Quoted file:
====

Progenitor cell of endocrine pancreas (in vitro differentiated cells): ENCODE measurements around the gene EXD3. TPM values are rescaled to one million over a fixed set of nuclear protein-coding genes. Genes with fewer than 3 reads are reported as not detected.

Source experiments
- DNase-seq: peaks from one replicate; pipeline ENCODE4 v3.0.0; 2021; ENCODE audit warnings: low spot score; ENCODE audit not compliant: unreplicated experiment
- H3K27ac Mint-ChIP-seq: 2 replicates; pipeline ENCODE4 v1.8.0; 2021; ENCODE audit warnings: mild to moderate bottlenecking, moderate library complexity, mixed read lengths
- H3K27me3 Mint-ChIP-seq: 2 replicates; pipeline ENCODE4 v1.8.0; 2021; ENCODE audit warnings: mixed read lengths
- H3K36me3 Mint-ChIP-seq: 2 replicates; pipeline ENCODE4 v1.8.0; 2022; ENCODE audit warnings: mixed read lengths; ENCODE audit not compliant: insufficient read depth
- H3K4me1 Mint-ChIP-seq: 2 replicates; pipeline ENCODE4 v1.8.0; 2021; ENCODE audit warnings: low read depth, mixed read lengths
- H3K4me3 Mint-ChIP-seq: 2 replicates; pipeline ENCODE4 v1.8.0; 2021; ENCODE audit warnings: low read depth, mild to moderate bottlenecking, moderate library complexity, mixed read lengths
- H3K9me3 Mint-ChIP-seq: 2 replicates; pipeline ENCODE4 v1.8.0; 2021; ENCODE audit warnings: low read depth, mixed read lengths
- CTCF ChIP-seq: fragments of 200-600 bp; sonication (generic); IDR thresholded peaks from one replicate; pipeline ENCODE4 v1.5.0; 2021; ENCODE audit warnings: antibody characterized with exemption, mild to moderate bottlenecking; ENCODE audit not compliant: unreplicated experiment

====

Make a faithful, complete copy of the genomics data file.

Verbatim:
Progenitor cell of endocrine pancreas (in vitro differentiated cells): ENCODE measurements around the gene EXD3. TPM values are rescaled to one million over a fixed set of nuclear protein-coding genes. Genes with fewer than 3 reads are reported as not detected.

Source experiments
- DNase-seq: peaks from one replicate; pipeline ENCODE4 v3.0.0; 2021; ENCODE audit warnings: low spot score; ENCODE audit not compliant: unreplicated experiment
- H3K27ac Mint-ChIP-seq: 2 replicates; pipeline ENCODE4 v1.8.0; 2021; ENCODE audit warnings: mild to moderate bottlenecking, moderate library complexity, mixed read lengths
- H3K27me3 Mint-ChIP-seq: 2 replicates; pipeline ENCODE4 v1.8.0; 2021; ENCODE audit warnings: mixed read lengths
- H3K36me3 Mint-ChIP-seq: 2 replicates; pipeline ENCODE4 v1.8.0; 2022; ENCODE audit warnings: mixed read lengths; ENCODE audit not compliant: insufficient read depth
- H3K4me1 Mint-ChIP-seq: 2 replicates; pipeline ENCODE4 v1.8.0; 2021; ENCODE audit warnings: low read depth, mixed read lengths
- H3K4me3 Mint-ChIP-seq: 2 replicates; pipeline ENCODE4 v1.8.0; 2021; ENCODE audit warnings: low read depth, mild to moderate bottlenecking, moderate library complexity, mixed read lengths
- H3K9me3 Mint-ChIP-seq: 2 replicates; pipeline ENCODE4 v1.8.0; 2021; ENCODE audit warnings: low read depth, mixed read lengths
- CTCF ChIP-seq: fragments of 200-600 bp; sonication (generic); IDR thresholded peaks from one replicate; pipeline ENCODE4 v1.5.0; 2021; ENCODE audit warnings: antibody characterized with exemption, mild to moderate bottlenecking; ENCODE audit not compliant: unreplicated experiment